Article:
5. Related to the above - the form a text is written in also demands a certain reaction. For example, when I read something written in the style of a Medium post I cannot help but think of the material as shallow. This is likely because reading hundreds of Medium posts left me with that impression. Conversely, when I read something written in the style of the example provided above, I take it more seriously. And LaTeX type documents or even pages like this one: https://fmwww.bc.edu/repec/bocode/t/transint.html appear most serious to me.

          6. Regarding your new look - only one criticism: a lot of paragraphs seem to contain single sentences. There are a lot of new lines, very few bodies of text. Everything feels disconnected.

          1. 2

            This is a great comment, thanks for the feedback - more food for thought.

            I’ll take the disconnected paragraphs on board too, appreciate the constructive criticism. 👍

          2. 3

            I’m personally not sold on the #333 color thing and am not sure there’s any actual justification for it. The best one I’ve seen is by going a little off black, it keeps the option open to use pure black somewhere else for additional special contrast. Seems reasonable… just every time I see the #333 text (which is a lot, ugh, including right here) the text just looks a little washed out.

            Perhaps has to do with my preferred lower monitor brightness setting. idk.

            1. 3

              I read in multiple places that black shouldn’t be used, but it was only Practical Typography that gave what I get was reasonable context as to why:

              Consider making your text dark gray rather than black. Unlike a piece of paper—which reflects ambient light—a computer screen projects its own light and tends to have more severe contrast. Therefore, on screen, dark-gray text can be more comfortable to read than black text. That’s why many digital-book readers let you reduce the screen brightness or change the text color.

              https://practicaltypography.com/color.html

            2. 2

              My eyes thank you! I think you’ve done a great job with it and I wish that more writers and site owners would take the time to learn about something which I consider pretty fundamental. I also agree that underlining links is generally a good idea, I just wouldn’t leave them at the default as I do think in most browsers it tends to be a bit tight. But underlines for links is pretty universally understood so I think it’s worth it. The way you’ve done it seems fine to me.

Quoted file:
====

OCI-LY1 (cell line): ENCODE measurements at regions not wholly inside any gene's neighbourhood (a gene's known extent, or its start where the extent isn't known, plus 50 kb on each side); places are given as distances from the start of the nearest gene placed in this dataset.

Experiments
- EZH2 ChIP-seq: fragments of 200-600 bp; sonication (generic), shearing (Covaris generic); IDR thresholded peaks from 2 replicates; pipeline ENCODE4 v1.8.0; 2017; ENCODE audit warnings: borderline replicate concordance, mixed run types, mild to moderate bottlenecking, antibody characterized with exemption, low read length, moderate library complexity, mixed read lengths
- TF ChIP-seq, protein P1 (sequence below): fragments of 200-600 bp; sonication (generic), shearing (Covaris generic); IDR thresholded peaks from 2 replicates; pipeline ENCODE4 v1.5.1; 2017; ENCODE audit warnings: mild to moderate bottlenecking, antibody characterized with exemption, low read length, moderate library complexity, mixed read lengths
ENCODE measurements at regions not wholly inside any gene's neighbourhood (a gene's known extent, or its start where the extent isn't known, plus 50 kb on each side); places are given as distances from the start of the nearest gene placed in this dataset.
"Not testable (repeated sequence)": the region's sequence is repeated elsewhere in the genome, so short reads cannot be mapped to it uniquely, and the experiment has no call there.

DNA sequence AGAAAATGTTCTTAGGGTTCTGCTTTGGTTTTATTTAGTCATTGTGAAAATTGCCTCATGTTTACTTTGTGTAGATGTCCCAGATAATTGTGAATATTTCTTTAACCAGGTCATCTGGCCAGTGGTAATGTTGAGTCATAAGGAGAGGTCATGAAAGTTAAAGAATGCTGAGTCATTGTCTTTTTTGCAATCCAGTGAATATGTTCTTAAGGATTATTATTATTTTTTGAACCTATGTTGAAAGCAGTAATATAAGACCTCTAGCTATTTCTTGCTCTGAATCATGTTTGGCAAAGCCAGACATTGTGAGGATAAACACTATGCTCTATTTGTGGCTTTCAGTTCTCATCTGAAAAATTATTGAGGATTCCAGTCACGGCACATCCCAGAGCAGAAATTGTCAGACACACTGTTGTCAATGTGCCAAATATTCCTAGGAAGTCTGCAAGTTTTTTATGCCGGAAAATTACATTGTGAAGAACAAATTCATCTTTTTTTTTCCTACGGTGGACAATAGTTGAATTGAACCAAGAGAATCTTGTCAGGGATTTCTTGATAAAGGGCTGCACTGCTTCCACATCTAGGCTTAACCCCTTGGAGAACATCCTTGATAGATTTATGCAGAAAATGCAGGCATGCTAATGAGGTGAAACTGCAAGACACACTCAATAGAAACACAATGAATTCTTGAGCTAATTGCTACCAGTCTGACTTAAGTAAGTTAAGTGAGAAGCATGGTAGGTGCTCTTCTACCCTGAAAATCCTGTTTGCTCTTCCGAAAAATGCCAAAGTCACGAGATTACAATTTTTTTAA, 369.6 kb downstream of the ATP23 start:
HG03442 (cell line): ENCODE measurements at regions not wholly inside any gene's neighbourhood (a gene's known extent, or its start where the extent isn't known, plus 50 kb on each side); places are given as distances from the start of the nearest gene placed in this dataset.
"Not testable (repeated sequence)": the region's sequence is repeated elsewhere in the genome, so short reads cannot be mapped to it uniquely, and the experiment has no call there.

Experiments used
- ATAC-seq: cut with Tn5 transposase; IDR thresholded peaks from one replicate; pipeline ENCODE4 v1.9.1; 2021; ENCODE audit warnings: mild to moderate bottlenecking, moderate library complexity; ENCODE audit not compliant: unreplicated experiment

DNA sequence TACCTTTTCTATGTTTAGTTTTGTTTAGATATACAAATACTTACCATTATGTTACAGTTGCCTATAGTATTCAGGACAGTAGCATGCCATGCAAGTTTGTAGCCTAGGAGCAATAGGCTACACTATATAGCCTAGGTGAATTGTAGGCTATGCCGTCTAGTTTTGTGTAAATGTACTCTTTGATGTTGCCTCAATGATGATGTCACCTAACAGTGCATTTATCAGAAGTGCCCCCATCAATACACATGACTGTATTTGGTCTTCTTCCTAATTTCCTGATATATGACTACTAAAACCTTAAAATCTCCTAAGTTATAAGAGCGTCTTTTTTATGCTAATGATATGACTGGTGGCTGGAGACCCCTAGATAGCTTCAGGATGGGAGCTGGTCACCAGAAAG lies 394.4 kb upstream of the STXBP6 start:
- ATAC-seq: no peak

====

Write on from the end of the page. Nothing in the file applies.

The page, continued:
Also, are you aware of units like ch? They can be useful for setting the line width and other similar things (grid columns, etc.).

              1. 3

                Thanks, I appreciate the kind words. 😊

                I am aware of ch, but I’ve never really used it. I always use either px or vw for setting the width. I’m an easily confused, simple man haha.

              2. 2

                You have created a great article Kev, I knew I was going to find it here after reading it on my RSS reader.

                I have read almost all the info you have in your post but in differente places, you have put all that info together and available with just one click. Good Job.

                1. 2

                  Thanks. 😊

                2. 1

                  Strangely all hyperlinks on that article are underlined for me in mobile Safari

                  1. 1

                    I still wanted a way of highlighting links within my posts while injecting some colour. So I decided to add a fun animation that swipes a background colour behind my links when they are hovered over.

                    Technically, my links are still underlined, but I really like this design so I’m going to stick with it. 🙂

                    1. 2

                      This reminds me that I only recently learned of the styling restrictions on the css :visited pseudoclass. My blog used forbidden styles (italics visited links) from before the restriction was imposed, and were broken for a long time and I only noticed in the last month or so.